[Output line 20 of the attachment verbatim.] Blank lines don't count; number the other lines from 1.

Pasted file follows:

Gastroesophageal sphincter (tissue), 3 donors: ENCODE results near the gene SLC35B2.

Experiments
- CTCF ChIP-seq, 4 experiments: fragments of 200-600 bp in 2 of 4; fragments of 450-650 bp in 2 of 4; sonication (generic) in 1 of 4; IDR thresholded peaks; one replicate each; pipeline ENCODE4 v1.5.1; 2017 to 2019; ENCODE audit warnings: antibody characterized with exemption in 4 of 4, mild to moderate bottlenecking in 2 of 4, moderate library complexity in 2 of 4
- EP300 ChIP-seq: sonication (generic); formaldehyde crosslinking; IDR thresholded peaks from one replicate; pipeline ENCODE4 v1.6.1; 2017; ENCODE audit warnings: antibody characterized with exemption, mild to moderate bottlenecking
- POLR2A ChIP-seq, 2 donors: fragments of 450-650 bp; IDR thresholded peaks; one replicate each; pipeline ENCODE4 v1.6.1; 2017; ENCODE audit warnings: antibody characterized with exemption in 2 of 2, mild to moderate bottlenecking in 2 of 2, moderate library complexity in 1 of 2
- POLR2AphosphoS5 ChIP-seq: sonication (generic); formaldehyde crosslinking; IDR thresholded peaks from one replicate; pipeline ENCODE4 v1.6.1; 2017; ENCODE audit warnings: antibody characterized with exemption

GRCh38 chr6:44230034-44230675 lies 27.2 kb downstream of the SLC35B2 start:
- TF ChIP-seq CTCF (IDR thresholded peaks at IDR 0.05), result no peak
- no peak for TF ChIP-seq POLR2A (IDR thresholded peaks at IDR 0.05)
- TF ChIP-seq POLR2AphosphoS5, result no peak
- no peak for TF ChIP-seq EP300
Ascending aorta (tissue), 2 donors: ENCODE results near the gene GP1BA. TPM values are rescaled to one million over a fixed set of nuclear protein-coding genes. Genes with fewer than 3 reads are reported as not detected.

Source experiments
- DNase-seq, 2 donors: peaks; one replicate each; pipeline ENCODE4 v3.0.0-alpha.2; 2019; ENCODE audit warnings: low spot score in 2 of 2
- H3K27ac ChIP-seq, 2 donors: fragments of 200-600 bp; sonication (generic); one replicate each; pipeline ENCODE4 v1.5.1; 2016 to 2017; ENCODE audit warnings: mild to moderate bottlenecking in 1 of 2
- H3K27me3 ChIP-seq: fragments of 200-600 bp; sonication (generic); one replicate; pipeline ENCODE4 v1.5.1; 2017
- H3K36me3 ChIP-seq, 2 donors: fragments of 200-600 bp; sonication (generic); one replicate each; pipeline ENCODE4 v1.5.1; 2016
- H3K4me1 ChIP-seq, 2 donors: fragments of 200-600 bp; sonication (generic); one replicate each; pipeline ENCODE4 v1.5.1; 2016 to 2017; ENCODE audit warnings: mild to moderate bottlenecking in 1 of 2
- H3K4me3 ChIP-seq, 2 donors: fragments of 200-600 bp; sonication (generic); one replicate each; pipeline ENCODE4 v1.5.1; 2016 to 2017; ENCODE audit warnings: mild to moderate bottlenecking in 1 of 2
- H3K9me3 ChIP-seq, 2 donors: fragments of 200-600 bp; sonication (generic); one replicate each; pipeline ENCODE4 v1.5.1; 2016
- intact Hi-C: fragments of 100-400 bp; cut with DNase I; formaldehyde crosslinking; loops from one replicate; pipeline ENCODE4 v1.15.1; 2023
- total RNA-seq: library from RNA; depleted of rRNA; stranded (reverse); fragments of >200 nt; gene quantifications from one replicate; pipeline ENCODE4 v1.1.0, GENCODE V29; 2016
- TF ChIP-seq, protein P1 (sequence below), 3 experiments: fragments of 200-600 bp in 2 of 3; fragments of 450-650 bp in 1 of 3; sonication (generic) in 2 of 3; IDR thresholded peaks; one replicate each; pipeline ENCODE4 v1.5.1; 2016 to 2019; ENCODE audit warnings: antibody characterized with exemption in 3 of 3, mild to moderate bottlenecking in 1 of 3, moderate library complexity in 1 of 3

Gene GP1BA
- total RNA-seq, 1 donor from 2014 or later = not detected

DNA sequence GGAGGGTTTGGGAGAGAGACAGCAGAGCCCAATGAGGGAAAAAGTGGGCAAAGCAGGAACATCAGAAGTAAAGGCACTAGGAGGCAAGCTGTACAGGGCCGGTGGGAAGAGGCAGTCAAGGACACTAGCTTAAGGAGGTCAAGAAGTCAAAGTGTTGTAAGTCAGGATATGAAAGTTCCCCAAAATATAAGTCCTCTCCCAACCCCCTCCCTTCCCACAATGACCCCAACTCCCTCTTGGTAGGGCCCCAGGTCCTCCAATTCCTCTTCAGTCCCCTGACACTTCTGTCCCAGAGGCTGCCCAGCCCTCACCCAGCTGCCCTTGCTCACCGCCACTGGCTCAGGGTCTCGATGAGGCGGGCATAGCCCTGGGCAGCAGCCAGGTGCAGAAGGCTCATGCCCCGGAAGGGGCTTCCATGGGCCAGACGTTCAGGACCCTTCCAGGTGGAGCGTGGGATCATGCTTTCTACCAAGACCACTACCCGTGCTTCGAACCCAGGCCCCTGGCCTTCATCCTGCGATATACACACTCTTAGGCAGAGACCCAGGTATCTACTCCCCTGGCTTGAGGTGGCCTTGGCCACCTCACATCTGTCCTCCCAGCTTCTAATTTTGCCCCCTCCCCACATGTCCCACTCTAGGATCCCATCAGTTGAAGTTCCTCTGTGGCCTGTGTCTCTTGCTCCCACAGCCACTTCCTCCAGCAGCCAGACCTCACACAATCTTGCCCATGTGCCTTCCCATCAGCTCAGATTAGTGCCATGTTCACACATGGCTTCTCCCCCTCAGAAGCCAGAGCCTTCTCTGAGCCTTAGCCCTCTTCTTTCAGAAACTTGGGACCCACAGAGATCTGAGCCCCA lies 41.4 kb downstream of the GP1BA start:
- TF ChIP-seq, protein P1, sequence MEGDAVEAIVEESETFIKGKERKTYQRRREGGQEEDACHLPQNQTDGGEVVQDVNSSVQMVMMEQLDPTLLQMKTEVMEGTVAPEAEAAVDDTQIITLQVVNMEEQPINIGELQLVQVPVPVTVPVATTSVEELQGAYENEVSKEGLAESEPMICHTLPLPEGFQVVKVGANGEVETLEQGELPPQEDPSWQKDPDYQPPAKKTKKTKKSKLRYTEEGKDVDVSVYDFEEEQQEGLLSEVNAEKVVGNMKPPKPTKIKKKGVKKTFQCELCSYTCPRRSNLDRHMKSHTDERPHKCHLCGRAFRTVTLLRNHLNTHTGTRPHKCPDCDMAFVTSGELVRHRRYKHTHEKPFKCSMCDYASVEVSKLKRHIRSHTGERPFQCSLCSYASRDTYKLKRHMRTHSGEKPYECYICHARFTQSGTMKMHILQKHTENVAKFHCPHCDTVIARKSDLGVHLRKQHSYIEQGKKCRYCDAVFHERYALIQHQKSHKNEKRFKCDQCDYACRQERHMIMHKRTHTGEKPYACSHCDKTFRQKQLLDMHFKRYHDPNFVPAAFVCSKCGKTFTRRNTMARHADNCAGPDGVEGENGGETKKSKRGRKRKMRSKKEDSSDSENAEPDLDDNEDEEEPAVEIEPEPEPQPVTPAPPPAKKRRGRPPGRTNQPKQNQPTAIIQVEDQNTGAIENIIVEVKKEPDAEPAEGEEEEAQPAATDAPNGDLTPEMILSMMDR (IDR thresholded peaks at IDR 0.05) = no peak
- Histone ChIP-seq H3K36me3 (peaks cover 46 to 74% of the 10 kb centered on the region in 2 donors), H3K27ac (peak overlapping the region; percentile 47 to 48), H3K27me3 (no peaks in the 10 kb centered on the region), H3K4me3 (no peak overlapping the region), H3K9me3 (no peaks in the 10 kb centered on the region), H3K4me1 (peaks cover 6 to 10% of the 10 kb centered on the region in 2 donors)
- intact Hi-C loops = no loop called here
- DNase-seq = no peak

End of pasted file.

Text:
- H3K9me3 ChIP-seq, 2 donors: fragments of 200-600 bp; sonication (generic); one replicate each; pipeline ENCODE4 v1.5.1; 2016